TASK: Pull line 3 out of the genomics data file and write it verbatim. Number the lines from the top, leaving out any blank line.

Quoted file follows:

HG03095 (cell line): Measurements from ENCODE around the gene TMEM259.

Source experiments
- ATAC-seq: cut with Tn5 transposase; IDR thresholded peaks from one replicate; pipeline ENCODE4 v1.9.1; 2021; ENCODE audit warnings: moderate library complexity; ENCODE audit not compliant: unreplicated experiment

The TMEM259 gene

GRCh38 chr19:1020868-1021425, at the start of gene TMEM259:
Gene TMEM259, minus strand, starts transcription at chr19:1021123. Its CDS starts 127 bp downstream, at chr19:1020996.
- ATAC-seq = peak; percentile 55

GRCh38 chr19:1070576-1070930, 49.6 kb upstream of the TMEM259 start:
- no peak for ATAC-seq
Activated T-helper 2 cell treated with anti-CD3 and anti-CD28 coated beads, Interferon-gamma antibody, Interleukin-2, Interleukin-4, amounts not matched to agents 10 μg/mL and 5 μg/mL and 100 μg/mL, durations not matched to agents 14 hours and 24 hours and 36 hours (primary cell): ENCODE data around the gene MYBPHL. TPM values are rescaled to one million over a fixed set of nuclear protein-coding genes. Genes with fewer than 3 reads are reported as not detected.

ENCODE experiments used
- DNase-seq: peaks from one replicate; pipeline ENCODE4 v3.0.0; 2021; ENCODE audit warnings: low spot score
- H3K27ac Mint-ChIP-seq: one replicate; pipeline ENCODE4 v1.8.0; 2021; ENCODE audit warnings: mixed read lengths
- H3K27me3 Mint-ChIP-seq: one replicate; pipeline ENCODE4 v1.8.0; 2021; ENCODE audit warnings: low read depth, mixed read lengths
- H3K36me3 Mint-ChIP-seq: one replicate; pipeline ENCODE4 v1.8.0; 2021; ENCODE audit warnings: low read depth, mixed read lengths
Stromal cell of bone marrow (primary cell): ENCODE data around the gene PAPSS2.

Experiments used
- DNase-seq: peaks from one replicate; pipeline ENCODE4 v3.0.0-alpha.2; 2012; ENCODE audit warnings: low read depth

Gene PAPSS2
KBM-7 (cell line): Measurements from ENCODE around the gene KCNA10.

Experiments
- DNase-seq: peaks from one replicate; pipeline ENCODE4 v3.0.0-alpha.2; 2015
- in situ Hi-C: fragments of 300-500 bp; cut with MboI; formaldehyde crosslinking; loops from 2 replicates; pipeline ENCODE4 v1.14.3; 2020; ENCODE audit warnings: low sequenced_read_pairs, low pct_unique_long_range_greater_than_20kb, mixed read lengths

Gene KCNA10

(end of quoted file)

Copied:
- ATAC-seq: cut with Tn5 transposase; IDR thresholded peaks from one replicate; pipeline ENCODE4 v1.9.1; 2021; ENCODE audit warnings: moderate library complexity; ENCODE audit not compliant: unreplicated experiment